Scientists from the University of Waterloo have developed an artificial intelligence (AI) monitoring technology for monitoring the health of the water at water treatment plants. The new monitoring system is cheaper and easier than the traditionally used methods and keeps the public safe.
The new AI software can quickly identify and quantify different kinds of cyanobacteria (blue-green algae). Cyanobacteria is a threat to public health as well as a threat to the system because it can shut the water treatment plants shut down.
"We need to protect our water supplies," said Monica Emelko, a professor of civil and environmental engineering and member of the Water Institute at Waterloo. "This tool will arm us with a sentinel system, a more rapid indication when they are threatened. The exciting piece is that we've shown testing utilizing AI can be done quickly and well. Now it's time to work through all the possible scenarios and optimize the technology."
The AI system uses software with a microscope to analyze water samples from the water treatment plants in one to two hours. Within this time, the samples are analyzed by the AI system and those results are confirmed by a human analyst. Some automated systems like this already exist, but they need extremely expensive equipment and supplies.
The currently used testing methods require workers to send samples out to a lab for manual analysis by scientists. These methods are effective but it can take one or two days to receive the results and at that point, the whole water treatment plant may already be contaminated.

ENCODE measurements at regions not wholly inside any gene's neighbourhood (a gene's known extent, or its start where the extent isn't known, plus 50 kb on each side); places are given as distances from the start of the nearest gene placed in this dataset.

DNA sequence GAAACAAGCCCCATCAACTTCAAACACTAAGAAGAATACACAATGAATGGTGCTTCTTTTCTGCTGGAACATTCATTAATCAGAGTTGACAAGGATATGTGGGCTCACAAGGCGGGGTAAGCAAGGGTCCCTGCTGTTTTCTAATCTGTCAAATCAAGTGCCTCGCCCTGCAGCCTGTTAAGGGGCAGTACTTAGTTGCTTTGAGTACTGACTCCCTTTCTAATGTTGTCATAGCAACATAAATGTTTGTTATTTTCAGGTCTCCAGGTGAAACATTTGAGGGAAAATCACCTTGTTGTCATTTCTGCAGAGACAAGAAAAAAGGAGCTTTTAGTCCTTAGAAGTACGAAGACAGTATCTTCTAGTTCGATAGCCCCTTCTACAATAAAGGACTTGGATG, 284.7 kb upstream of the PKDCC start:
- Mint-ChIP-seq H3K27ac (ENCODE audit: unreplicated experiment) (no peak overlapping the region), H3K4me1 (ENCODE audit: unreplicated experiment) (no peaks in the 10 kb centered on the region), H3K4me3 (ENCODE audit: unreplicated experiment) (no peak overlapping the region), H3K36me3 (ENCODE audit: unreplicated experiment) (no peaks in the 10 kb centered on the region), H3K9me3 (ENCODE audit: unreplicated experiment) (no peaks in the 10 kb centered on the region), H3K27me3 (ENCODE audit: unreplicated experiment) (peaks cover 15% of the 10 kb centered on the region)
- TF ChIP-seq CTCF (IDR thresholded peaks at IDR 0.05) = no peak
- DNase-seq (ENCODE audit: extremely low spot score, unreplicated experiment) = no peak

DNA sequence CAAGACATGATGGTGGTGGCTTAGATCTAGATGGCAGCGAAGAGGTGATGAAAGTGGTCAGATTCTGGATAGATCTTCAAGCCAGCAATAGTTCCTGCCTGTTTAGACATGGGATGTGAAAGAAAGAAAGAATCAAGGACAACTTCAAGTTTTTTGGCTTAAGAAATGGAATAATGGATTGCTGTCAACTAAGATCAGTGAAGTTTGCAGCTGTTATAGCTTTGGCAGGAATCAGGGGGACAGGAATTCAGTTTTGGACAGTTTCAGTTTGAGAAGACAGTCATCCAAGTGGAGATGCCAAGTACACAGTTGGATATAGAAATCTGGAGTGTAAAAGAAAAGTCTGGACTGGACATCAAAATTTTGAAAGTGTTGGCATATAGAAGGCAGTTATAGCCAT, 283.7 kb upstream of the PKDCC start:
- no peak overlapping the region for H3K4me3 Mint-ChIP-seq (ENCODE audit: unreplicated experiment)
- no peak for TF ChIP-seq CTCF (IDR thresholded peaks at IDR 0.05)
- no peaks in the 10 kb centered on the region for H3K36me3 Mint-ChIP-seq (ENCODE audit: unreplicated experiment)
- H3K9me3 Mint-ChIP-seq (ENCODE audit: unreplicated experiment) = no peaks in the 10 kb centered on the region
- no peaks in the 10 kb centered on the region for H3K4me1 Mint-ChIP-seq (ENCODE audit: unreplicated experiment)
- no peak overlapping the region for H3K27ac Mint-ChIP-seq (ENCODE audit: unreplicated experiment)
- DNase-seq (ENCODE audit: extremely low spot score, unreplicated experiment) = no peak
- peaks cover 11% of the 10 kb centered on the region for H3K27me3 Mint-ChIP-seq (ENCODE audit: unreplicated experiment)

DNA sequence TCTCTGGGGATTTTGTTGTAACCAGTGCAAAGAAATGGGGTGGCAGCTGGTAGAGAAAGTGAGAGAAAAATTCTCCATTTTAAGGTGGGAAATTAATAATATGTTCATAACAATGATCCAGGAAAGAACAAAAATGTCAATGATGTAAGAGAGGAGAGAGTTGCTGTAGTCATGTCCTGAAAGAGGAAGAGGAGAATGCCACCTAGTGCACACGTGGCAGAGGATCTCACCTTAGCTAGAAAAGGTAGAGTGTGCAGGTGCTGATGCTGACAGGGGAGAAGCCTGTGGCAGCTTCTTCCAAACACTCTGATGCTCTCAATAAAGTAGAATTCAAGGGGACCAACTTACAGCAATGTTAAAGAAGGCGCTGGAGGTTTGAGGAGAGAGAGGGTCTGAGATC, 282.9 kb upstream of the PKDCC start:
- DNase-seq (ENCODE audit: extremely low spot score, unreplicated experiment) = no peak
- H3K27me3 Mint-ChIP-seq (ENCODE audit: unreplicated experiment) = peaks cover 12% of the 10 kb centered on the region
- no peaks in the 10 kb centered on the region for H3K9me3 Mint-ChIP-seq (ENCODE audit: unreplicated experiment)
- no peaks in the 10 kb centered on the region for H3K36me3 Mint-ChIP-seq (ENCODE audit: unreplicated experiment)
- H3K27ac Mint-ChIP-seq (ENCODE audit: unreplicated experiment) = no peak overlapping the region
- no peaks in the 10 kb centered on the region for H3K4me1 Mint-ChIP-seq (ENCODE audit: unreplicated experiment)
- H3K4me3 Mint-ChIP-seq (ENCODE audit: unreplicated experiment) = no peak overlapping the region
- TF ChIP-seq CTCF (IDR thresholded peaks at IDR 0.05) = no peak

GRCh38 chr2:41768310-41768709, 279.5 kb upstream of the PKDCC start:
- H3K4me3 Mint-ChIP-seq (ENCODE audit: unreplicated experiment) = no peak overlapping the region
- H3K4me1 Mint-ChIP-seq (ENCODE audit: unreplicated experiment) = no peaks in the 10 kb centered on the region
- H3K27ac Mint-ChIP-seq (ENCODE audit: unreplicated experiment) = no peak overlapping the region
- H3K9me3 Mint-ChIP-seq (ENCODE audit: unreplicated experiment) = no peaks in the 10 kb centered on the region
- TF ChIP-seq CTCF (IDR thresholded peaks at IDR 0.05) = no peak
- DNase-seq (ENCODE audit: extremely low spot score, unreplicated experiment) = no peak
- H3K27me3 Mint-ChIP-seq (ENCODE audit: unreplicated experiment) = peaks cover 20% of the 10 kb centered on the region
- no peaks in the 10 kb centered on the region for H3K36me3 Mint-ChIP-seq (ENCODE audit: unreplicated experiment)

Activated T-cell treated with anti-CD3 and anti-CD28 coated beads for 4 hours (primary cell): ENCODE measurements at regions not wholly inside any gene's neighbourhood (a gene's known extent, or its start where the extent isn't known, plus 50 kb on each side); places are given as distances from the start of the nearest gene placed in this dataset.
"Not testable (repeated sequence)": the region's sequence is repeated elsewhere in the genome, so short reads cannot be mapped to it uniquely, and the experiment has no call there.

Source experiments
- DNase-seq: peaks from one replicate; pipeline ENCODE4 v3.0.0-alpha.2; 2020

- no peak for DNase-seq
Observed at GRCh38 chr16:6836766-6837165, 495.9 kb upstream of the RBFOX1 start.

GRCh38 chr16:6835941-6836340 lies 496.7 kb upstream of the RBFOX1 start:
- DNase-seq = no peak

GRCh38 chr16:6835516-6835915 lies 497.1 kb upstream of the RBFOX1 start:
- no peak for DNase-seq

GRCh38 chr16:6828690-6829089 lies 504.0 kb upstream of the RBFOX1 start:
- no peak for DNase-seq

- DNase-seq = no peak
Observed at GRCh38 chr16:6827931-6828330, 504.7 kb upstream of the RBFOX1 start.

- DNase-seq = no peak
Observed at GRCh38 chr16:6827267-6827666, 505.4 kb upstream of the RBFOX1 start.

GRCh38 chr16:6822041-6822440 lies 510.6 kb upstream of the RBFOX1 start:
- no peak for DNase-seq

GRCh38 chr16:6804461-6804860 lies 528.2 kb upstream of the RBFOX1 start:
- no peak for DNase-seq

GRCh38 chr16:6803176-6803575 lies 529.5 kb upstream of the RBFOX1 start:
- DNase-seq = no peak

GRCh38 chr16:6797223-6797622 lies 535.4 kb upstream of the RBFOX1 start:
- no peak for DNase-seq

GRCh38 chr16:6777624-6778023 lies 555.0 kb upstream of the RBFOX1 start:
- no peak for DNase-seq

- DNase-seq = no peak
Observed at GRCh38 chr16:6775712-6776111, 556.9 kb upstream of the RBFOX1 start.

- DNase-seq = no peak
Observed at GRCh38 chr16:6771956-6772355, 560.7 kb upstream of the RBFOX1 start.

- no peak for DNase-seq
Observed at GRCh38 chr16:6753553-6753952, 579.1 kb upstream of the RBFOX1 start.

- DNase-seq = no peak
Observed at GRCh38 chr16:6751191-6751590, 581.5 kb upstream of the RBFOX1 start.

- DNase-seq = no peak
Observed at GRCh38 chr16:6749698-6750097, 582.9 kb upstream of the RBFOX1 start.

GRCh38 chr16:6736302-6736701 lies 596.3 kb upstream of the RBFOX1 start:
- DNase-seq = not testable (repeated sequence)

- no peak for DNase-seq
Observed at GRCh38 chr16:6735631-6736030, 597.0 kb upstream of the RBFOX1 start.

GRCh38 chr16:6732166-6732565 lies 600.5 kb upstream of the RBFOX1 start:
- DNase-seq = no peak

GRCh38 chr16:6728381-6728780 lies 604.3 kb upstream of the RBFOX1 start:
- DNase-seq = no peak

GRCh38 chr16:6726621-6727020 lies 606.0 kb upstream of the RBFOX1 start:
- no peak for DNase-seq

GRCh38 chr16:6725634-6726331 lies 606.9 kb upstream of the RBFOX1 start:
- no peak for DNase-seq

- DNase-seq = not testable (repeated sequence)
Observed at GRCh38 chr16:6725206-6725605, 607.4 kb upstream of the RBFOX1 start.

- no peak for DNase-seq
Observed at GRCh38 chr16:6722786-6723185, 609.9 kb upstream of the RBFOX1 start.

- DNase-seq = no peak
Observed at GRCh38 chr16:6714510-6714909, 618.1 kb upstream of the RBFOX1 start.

The new system provides wastewater plants with early warning of potential problems because the testing can be done quickly and frequently.
"This brings our research into a high-impact area," said Wong. "Helping to ensure safe water through widespread deployment of this technology would be one of the great ways to really make AI count."
Researchers say to fully commercialize the sample testing system may take two to three years. Developing the AI system that has continuous monitoring could take three to four years to fully develop and commercialize.
"It's critical to have running water, even if we have to boil it, for basic hygiene," said Monica Emelko, a professor of civil and environmental engineering at Waterloo. "If you don't have running water, people start to get sick."
The paper on the new AI system was published in Scientific Reports.